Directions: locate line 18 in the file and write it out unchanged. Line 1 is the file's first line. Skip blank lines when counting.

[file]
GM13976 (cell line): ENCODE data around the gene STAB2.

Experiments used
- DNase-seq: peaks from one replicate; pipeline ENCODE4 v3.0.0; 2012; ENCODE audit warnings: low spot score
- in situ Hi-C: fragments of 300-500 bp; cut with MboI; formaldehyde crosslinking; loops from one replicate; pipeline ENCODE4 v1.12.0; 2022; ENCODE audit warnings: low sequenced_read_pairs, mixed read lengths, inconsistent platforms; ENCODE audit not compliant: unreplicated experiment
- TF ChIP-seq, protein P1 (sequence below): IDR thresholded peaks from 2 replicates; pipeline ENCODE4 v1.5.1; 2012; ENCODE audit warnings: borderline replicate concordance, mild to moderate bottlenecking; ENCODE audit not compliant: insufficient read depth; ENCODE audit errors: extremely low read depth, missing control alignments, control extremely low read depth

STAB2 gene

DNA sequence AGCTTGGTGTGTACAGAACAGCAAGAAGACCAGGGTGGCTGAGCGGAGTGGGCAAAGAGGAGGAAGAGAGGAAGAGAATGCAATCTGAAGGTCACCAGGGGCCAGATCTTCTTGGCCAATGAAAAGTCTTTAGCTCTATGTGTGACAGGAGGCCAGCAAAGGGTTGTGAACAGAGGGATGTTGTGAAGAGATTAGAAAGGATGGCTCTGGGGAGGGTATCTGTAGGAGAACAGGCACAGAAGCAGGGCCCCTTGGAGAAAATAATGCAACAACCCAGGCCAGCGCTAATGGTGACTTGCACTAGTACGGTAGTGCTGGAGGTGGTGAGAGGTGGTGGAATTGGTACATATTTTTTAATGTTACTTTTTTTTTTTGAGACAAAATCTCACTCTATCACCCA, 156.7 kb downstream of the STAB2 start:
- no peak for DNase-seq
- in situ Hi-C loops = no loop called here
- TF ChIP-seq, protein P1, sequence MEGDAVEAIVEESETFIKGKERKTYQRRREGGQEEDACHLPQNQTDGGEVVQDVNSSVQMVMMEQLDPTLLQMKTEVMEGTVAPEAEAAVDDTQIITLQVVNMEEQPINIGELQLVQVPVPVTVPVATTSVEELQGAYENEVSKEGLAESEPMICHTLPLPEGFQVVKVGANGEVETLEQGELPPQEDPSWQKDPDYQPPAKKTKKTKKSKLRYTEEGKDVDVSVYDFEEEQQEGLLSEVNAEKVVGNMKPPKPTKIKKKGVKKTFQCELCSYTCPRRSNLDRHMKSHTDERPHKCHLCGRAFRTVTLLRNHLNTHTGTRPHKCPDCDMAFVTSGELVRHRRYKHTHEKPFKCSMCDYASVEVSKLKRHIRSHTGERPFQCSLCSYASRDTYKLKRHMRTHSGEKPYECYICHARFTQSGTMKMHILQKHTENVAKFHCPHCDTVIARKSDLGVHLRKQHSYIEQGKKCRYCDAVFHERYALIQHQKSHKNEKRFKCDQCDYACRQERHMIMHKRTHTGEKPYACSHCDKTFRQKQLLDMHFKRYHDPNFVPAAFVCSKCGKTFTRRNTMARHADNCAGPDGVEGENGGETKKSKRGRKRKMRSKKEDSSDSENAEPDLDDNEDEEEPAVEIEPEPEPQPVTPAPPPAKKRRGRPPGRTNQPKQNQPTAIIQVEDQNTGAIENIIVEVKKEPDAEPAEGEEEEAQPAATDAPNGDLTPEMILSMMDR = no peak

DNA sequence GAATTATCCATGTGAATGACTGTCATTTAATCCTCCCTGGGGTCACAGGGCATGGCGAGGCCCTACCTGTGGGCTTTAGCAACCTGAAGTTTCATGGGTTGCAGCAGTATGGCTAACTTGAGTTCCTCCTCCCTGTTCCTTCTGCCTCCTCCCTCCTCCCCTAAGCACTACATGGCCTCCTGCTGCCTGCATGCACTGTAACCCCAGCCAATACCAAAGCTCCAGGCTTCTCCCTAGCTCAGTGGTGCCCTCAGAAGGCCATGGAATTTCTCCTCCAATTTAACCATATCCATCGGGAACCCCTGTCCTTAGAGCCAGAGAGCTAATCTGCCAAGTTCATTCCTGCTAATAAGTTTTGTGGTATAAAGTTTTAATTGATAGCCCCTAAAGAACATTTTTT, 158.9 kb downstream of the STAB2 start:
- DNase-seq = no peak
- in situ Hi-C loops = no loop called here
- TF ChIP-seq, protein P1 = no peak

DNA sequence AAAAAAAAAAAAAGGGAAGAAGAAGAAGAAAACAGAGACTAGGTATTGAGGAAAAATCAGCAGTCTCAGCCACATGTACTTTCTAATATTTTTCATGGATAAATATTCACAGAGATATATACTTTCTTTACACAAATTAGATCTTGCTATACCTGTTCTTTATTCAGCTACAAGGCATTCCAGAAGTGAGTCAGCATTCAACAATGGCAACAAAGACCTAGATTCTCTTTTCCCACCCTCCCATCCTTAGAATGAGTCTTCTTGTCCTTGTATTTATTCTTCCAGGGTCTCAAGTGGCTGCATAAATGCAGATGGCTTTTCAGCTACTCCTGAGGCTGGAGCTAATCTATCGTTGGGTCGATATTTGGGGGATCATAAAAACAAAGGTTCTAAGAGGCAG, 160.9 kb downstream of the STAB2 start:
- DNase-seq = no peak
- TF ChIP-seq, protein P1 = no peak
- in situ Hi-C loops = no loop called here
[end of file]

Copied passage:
- in situ Hi-C loops = no loop called here